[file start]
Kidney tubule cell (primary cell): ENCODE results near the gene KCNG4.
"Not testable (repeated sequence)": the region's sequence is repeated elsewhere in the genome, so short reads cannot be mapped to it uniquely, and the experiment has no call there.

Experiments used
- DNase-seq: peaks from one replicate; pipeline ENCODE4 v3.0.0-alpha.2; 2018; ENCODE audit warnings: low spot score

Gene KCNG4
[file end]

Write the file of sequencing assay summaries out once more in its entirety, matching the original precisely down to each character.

Kidney tubule cell (primary cell): ENCODE results near the gene KCNG4.
"Not testable (repeated sequence)": the region's sequence is repeated elsewhere in the genome, so short reads cannot be mapped to it uniquely, and the experiment has no call there.

Experiments used
- DNase-seq: peaks from one replicate; pipeline ENCODE4 v3.0.0-alpha.2; 2018; ENCODE audit warnings: low spot score

Gene KCNG4